Ambient pollutant, especially ground level ozone that causes respiratory diseases, has been a great concern in Southern California. U.S. Environmental Protection Agency provides the Air Quality Index (AQI) as a tool to assist the public of health warnings. AQI for ozone is currently divided into six states depending on the level of public health concern. In statistical point of view AQI can be characterized as nonstationary ordinal-valued time series. The purpose of this study is to implement statistical models for short-term forecasting of AQI. This thesis presents a generalized linear type modeling to handle the autocorrelated ordinal time series. The model is applied with four different link functions: identity, logit, probit, and complementary log-log and their forecast performance are compared. Random time-varying covariates include past AQI state, various meteorological processes, and periodic component. Data used in this study are AQI for ozone from five monitoring stations in San Bernardino County, CA for 2004 to 2006.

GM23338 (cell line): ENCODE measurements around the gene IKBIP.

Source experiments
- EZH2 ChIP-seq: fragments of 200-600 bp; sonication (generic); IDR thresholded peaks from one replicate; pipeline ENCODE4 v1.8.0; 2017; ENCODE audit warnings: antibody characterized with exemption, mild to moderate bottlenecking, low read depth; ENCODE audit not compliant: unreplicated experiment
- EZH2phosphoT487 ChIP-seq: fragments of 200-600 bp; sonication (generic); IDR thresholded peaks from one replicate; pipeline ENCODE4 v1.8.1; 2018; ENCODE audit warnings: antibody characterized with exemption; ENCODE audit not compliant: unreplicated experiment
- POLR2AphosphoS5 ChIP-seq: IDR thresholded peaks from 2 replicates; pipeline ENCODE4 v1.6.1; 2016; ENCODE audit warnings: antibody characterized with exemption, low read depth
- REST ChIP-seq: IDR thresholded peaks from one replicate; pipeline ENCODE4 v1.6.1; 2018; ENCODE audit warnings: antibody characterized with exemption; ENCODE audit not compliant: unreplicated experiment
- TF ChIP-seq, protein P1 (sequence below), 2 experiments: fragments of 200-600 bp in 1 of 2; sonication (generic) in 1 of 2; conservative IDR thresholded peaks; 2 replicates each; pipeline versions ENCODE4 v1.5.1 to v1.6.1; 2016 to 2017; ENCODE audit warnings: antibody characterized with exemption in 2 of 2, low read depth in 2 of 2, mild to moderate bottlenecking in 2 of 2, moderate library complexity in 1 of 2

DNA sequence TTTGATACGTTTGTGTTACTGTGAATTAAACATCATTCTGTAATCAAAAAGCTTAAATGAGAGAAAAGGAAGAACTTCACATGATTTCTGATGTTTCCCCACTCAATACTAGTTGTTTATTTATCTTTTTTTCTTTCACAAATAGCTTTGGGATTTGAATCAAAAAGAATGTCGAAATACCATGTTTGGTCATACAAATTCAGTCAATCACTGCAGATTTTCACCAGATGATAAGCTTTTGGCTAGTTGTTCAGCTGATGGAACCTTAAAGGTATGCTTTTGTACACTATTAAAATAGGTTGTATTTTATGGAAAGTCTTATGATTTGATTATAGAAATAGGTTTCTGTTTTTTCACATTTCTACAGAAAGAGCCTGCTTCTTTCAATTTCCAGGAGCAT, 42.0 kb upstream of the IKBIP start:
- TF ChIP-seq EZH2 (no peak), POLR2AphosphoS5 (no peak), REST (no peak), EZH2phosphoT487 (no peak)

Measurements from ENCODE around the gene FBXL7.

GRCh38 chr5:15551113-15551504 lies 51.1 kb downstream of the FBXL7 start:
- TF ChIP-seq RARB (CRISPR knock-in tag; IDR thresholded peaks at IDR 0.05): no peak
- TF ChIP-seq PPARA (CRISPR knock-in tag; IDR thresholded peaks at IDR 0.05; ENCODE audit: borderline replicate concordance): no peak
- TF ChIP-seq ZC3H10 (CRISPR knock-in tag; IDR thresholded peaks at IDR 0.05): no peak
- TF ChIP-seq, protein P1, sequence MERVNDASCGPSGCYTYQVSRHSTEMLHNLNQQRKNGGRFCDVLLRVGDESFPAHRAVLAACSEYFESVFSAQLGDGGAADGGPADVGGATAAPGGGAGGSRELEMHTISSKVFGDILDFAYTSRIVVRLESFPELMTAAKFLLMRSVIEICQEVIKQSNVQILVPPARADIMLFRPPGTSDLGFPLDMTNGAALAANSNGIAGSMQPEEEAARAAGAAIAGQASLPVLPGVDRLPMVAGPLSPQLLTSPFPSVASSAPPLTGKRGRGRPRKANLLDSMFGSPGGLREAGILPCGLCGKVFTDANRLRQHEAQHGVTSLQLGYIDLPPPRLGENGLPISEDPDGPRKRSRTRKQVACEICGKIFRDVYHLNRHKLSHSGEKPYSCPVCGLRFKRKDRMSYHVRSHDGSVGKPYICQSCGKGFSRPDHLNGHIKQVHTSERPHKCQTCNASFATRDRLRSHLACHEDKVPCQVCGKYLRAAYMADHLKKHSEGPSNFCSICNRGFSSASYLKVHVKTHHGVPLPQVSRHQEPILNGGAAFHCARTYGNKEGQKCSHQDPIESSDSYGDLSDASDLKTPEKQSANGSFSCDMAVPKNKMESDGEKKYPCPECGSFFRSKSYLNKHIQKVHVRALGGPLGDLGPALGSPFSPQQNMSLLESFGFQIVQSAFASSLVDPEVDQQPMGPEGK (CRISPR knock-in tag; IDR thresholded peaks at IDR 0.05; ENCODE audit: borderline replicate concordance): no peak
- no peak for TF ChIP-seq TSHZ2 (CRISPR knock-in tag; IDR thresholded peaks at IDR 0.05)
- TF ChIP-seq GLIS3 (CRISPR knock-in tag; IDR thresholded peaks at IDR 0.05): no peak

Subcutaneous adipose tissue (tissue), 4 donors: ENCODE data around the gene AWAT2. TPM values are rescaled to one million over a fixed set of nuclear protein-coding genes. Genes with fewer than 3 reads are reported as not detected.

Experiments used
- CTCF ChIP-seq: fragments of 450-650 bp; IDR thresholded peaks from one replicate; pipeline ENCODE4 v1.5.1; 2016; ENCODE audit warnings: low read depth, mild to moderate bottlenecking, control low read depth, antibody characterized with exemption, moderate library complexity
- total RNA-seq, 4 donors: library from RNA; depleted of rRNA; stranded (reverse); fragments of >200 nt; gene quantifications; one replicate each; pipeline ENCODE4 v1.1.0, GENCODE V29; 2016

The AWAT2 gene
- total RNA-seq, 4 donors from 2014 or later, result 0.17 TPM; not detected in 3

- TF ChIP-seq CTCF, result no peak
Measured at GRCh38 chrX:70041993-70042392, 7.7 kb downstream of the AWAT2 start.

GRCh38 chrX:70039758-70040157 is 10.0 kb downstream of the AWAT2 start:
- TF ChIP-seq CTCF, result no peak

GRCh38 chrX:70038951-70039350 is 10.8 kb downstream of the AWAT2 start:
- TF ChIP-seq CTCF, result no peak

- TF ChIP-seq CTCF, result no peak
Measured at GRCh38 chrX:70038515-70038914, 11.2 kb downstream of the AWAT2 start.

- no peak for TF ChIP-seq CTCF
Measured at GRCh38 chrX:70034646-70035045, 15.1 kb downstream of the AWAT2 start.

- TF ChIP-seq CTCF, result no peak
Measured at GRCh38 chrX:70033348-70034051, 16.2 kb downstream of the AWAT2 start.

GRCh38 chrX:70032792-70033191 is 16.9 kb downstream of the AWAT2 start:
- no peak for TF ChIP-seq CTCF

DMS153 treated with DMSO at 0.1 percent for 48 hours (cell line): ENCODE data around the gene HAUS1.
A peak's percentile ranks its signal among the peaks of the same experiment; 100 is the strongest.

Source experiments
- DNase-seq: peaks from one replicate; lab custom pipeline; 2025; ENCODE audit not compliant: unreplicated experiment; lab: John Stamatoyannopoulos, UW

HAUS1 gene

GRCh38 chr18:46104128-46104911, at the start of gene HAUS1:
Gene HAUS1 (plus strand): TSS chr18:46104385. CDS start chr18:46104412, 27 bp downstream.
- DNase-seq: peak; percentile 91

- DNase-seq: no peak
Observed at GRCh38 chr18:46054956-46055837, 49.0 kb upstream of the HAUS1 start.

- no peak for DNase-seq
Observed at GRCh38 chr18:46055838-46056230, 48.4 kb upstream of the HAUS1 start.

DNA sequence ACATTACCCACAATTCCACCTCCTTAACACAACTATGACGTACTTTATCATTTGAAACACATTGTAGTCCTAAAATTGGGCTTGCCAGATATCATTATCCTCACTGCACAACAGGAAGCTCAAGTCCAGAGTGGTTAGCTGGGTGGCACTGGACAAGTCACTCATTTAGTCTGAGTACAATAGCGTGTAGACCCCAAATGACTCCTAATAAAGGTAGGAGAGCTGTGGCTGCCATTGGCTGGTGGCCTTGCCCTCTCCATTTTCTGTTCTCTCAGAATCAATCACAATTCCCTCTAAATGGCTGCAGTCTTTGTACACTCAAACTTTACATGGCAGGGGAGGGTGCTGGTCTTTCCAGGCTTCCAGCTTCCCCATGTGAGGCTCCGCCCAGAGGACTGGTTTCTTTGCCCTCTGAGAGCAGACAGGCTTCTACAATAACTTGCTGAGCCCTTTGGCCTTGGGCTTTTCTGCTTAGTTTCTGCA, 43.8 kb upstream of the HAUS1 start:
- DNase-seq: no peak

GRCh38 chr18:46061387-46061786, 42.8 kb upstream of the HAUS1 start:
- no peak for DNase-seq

For the purpose of evaluating the performance of one-day-ahead forecast, the 2007 data from the same place are used. The meteorological data are from the nearby Barstow city in San Bernardino County. The portmanteau test is used to test error autocorrelations. The partial likelihood ratio test, Akaike information criterion (AIC), and Bayesian information criterion (BIC) are used to measure the goodness of fit and compare the models. The results show the model well captures the nonstationarity in ozone process and remove the nonstationarity in residuals. Both logit and probit models correctly forecast about 85% of the observed AQI.
|Advisor:||Kim, Sung Eun|
|School:||California State University, Long Beach|
|School Location:||United States -- California|
|Source:||MAI 51/01M(E), Masters Abstracts International|
|Subjects:||Statistics, Atmospheric sciences, Environmental science|
Copyright in each Dissertation and Thesis is retained by the author. All Rights Reserved
The supplemental file or files you are about to download were provided to ProQuest by the author as part of a
dissertation or thesis. The supplemental files are provided "AS IS" without warranty. ProQuest is not responsible for the
content, format or impact on the supplemental file(s) on our system. in some cases, the file type may be unknown or
may be a .exe file. We recommend caution as you open such files.
Copyright of the original materials contained in the supplemental file is retained by the author and your access to the
supplemental files is subject to the ProQuest Terms and Conditions of use.
Depending on the size of the file(s) you are downloading, the system may take some time to download them. Please be